Political Islam and Kurdish nationalism

Political Islam and Kurdish nationalism

Last weekend, Prime Minister Erdoğan demanded that Kurds show a reaction against the Kurdistan Workers’ Party (PKK), just as a million citizens did after similar ethnically-motivated terrorist attacks in Spain. Turkey has not seen similar protests, because the two countries differ significantly in terms of history, culture, political systems, the zeitgeist, and individual perceptions. The Spanish case might be inspiring, but one hat does not fit all.

The Kurds are represented by different groups with different ideologies in Turkey, such as political Islamism, liberalism, and the authoritarian nationalism led by the PKK. Most importantly, the problem is becoming less and less manageable. There are two reasons for this: First, the problem has gained a self-perpetuating character. The Kurdish nation-building process has reached a point of maturity in various forms. Second, the Justice and Development Party’s (AKP) ideological arguments seem less capable of managing the problem. As a result, a number of Islamist Kurds are planning to stop supporting the AKP and establish a new party.

Although the Kurds have different arguments, tools and alliances, their demands are moving away from individual rights toward “group rights.” Ultimately, they would want to reinforce this with a “political entity.” This entity may have either Islamic or secular overtones, but it is certain that its final shape will be provided by the “Kurdish identity.”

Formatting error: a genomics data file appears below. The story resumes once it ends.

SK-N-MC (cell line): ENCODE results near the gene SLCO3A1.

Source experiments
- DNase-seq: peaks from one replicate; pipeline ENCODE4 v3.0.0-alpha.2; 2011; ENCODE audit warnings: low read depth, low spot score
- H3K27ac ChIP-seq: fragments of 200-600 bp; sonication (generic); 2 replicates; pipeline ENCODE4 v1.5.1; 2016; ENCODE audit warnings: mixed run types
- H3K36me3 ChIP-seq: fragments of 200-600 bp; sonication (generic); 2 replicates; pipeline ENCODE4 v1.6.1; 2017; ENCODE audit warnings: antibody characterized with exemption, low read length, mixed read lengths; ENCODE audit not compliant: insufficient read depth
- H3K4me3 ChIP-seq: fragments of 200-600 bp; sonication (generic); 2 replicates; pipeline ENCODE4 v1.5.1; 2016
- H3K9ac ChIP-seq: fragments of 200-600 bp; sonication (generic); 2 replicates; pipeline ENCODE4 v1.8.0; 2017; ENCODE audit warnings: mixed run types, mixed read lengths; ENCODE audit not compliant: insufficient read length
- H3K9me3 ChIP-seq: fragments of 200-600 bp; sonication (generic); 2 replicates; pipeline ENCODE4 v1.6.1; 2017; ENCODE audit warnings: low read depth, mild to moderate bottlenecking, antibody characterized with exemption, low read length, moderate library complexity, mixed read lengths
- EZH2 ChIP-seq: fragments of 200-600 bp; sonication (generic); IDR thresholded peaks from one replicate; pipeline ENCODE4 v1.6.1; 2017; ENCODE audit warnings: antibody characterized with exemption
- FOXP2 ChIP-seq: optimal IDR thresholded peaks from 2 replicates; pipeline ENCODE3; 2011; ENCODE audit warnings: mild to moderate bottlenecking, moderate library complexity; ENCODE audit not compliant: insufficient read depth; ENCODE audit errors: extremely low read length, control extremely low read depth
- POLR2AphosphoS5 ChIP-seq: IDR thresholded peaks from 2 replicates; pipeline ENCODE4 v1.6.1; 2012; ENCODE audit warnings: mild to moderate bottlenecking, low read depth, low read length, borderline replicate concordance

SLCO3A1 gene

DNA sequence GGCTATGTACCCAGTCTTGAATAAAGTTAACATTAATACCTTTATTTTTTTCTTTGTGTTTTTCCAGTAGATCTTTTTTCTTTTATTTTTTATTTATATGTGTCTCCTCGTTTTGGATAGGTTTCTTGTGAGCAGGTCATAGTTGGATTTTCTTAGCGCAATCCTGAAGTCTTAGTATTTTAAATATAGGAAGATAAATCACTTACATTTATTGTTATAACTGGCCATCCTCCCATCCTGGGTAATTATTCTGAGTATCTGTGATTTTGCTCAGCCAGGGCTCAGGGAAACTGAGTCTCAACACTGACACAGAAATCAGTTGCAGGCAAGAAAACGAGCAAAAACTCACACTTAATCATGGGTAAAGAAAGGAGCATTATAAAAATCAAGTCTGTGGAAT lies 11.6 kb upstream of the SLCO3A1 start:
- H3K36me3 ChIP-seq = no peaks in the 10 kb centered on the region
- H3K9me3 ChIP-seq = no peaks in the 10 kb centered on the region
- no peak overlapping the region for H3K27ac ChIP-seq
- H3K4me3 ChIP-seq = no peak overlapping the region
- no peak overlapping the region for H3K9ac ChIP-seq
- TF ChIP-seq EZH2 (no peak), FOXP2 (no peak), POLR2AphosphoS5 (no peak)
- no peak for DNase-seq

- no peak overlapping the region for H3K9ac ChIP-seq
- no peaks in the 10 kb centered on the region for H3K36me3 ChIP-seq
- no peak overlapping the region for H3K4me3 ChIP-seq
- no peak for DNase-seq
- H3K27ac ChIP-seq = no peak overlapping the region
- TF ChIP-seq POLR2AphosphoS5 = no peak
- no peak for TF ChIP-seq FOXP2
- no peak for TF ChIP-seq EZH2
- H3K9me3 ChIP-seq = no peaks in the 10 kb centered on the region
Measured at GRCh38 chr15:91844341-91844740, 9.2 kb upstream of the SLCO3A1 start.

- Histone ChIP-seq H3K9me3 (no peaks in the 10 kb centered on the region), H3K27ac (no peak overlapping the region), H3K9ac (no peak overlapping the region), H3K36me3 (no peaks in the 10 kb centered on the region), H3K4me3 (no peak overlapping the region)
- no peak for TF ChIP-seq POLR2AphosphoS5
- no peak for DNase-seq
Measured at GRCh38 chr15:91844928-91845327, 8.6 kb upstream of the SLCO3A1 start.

For the last decade, Erdoğan has been able to manage the Kurdish problem thanks to economic welfare, the emphasis on Islamic brotherhood, and his claim that “We put an end to the policies of denial and assimilation.” Erdoğan’s conflict-management capacity was further assisted by the way some Kurds perceived the AKP as anti-systemic and opposed to the “ancien regime.” Nevertheless, sooner or later, this problem was bound to hit the wall of “ethnic identity.”

Despite the common and comforting slogans defining the AKP’s approach, it is time to face the music. Individual rights will no longer suffice. We are at the “group rights” phase of this process. The government cannot avoid this reality.

The “ideological dilemma” facing the AKP is striking. The thesis of “Islamic brotherhood” is not enough to manage the ethnic demand. On the one hand, the changing meaning of freedom in the world and in Turkey, changes in the social structure, the development of communication technologies and economic welfare, have all made Turkey more sensitive to PKK attacks. On the other hand, the new understanding of “rights” affected by the EU process and the Arab Spring has made the “management of the Kurdish problem” a more complicated endeavor. No doubt, Erdogan is feeling the pressure as elections get closer.

The developments that will make the “Kurdish identity” more visible will have dramatic consequences in Turkey. I believe we will find out once again - just as we did in the dying days of the Ottoman Empire - that “Islamic brotherhood” has a very limited capacity to force different ethnic identities to live together. The powers of the nationalist and Islamist theses will be re-tested. Moreover, the ethnic fault line will disrupt not only the legal-political life, but also religious networks. These developments will test not only Erdoğan’s political capacity, but also the capacity of his ideology.